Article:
Separating Fact From Fiction.
The field of ornithology has long had its fair share of debates regarding ethics of collections — but I will be putting that argument aside for the purpose of this article.
In truth, the topic of male bias in bird collections may seem like an argument that splits hairs, or puts undue emphasis on a not-so-important differentiation in terms of bias and sexism. However, to the scientists in the field of ornithology and those curators in natural history and science museums, this has been a legitimate concern. Could this be exactly the type of science that can reveal things about the human psyche — the same behaviors contributing to a major problem of inequality?
In their article, The World’s Top Natural History Museums Have a Male Bird Bias, Hannah Waters and Shannon Hackett talk about the fact that there is only a 40% representation in bird species that are curated for collections. This finding was based on the research: Sex biases in bird and mammal natural history collections. This bias is important because underrepresentation of females leads to a lost piece of history, making it more difficult to formulate solutions to ecological problems involving birds.
This study isn’t just something that has shown up on paper, however. Scientists and curators in the field have expressed their practical difficulties in finding female specimens for relevant projects, sometimes with it even becoming a limiting factor because of lack of availability.
I Know What You Are Thinking: It’s Probably Those Bright Colors, Right?
Male birds often have brightly colored feathers that they use to attract females for mating. It would be logical to think that these birds might be easier to see, or they might be more attractive to the human eye, too. Could this have led to more capture of the males than females? What about the nature of the female bird to hide, to protect offspring?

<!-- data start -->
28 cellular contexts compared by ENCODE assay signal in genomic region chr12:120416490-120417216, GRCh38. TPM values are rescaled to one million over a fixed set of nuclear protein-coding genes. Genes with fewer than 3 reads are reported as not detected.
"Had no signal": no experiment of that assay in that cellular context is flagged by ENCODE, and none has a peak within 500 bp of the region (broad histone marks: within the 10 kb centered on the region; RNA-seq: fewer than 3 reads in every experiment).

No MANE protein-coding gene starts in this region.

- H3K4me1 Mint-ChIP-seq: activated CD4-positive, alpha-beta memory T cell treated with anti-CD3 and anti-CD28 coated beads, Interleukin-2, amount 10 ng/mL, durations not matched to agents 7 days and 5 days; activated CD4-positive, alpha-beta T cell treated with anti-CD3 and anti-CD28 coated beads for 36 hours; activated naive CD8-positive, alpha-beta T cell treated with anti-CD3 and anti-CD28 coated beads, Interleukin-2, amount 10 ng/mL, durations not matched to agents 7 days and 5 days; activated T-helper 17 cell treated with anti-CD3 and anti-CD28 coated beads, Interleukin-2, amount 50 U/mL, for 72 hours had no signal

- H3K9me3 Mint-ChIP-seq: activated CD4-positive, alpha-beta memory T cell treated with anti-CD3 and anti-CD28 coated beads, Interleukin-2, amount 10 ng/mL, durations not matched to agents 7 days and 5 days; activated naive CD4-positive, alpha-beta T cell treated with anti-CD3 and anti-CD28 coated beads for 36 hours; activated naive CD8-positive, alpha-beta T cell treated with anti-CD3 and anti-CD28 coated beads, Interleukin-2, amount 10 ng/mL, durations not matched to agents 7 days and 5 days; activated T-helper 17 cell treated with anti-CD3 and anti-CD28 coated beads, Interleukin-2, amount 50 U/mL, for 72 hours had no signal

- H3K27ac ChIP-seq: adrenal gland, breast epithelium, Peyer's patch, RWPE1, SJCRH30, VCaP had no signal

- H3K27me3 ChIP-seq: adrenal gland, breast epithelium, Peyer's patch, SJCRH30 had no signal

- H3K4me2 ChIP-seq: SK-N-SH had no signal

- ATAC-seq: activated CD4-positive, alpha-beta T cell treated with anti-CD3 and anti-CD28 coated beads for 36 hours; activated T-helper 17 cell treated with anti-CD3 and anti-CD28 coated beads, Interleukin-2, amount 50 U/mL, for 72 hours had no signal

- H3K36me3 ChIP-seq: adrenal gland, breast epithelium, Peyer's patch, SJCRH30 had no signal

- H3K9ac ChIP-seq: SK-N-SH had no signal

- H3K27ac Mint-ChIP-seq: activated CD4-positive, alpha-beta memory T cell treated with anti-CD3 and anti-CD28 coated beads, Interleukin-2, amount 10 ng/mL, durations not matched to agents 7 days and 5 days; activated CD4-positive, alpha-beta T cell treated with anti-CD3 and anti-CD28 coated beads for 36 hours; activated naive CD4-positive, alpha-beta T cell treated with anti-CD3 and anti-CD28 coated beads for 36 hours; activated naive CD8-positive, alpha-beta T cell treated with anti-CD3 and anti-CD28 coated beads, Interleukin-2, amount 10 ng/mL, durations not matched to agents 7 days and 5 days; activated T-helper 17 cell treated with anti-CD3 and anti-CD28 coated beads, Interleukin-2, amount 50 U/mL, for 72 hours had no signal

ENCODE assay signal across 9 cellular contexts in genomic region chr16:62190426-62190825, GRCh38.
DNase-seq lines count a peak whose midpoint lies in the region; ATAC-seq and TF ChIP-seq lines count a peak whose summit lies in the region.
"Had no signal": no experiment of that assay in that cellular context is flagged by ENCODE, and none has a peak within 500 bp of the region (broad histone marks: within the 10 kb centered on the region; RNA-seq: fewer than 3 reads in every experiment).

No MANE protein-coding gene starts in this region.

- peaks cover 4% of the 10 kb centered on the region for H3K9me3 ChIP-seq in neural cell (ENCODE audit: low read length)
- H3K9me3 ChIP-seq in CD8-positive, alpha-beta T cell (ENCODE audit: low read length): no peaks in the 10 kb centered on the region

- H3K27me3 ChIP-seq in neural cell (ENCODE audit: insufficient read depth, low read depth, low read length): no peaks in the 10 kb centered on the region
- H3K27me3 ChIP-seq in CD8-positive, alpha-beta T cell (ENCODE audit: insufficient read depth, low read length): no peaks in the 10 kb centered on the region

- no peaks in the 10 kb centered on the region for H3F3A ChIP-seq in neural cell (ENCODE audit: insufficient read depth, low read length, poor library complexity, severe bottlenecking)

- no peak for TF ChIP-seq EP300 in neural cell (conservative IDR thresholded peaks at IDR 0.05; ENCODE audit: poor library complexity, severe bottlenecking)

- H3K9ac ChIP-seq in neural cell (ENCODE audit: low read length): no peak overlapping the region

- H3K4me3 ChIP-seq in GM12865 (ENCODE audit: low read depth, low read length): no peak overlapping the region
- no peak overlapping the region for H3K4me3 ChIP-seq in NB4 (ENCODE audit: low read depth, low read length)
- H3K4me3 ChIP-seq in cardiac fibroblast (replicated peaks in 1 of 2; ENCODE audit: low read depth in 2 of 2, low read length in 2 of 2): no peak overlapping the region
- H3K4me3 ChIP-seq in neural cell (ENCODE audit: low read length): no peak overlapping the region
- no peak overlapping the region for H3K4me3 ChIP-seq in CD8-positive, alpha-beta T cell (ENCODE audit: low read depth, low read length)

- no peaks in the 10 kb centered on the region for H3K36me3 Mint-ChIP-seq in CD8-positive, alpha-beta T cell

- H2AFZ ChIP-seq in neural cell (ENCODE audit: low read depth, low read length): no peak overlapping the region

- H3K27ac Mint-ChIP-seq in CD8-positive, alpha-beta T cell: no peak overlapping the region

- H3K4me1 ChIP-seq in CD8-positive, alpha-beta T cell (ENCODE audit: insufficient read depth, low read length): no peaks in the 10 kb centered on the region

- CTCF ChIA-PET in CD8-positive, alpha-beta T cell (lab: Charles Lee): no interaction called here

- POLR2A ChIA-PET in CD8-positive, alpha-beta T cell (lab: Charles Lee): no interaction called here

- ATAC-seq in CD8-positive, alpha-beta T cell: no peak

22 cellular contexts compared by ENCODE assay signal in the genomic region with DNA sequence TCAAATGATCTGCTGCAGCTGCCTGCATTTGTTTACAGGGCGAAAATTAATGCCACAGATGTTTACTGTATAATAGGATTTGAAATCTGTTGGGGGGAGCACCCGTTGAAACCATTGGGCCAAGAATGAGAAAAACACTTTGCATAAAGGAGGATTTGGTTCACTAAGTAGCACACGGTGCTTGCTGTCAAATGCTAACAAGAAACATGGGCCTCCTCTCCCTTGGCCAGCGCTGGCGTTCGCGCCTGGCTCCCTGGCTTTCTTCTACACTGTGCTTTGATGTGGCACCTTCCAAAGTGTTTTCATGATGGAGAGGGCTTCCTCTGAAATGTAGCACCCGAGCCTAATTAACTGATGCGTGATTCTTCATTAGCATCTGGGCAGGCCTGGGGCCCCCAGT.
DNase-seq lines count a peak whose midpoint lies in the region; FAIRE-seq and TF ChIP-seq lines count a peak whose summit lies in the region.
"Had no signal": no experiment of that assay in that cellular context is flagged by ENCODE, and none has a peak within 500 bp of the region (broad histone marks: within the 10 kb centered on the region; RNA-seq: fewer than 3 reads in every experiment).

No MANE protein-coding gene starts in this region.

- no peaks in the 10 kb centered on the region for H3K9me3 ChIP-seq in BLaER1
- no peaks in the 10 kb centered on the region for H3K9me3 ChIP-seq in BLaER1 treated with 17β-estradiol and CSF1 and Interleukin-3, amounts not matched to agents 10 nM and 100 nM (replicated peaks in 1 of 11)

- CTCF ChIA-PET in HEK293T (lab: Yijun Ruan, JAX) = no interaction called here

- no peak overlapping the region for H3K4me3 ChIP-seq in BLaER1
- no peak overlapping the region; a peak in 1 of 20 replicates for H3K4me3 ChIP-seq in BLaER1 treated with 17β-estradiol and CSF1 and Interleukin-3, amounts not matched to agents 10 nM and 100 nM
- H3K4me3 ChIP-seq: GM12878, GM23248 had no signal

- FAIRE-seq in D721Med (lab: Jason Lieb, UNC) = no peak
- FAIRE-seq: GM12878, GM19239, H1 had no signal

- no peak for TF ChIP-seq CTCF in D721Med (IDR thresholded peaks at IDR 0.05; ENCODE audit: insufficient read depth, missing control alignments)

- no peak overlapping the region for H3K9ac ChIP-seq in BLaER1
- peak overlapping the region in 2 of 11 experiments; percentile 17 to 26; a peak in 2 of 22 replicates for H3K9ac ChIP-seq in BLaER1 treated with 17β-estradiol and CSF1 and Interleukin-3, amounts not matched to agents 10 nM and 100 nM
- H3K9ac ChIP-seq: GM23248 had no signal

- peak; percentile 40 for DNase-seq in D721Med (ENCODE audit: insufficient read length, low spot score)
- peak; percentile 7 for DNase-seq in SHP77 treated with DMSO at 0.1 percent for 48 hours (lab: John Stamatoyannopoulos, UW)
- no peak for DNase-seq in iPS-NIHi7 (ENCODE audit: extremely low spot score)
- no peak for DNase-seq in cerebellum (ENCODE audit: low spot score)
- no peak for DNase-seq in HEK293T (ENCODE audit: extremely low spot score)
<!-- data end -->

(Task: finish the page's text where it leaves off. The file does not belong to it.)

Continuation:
It is true that this and many other reasons could have contributed to this problem. However, it is also true that it doesn’t make it any less of a problem. Years ago, scientists and curators wouldn’t have likely known about the important of female DNA in genomics research. Now, we are beginning to see the true importance of representing female birds in collections. Perhaps if they had known, they might have tried harder to correct this now obvious bias…or would they?
But Wait, There’s More: Bias in Documenting Birdsong.
This is not the only bias that we’ve seen in regards to birds. There is another issue: the focus of birdsong. The documentation of the male’s song surpasses the focus on the female birdsong, although the latest research has revealed a significant importance.
While it is true that some female birds do not sing at all, it was widely believed before that only males were capable of singing…but we know now that this is not true. The birdsong is the language of birds, and it is important to survival and communication with other birds. When we look at instances of this, such as in the parasitic cowbird, there is much to be explored.
As of now, not nearly as much is known about females and their birdsongs. The Female Birdsong Project has started an initiative to change this, creating a platform available for open contributions to document the songs of female birds. The site states that there are 660 species of birds known to have a female song, but only 200 of those have been recorded — and 3,500 more species are in unknown status, meaning it is not even yet known if the females sing. Wow.
Regardless of Reason, Fair Representation Is Important.
Even when it comes to documenting other species in the sciences, we have to ensure that we are being as fair as possible to eliminate bias. Science tells us about the world around us, but it also reveals important facts about us and our humanity, too. Like birds, we may have biological factors that are at play when it comes to dealing with unequal representation. Sometimes to combat systemic bias, we have to intentionally and collectively partake in bias in the opposite direction to level the playing field. This requires not only willingness — but also knowledge.
Our attitudes and beliefs will reflect in our work — even in science — and likewise, how we document science can tell much about what’s going on with us. In the world of science, women are often disenfranchised by their male counterparts when they partake in important, groundbreaking work. This accomplishes nothing, while concurrently revealing the cultural bias and sexism presented in a patriarchal society. Don’t believe me? Ask any female scientist or check the comments section of her work.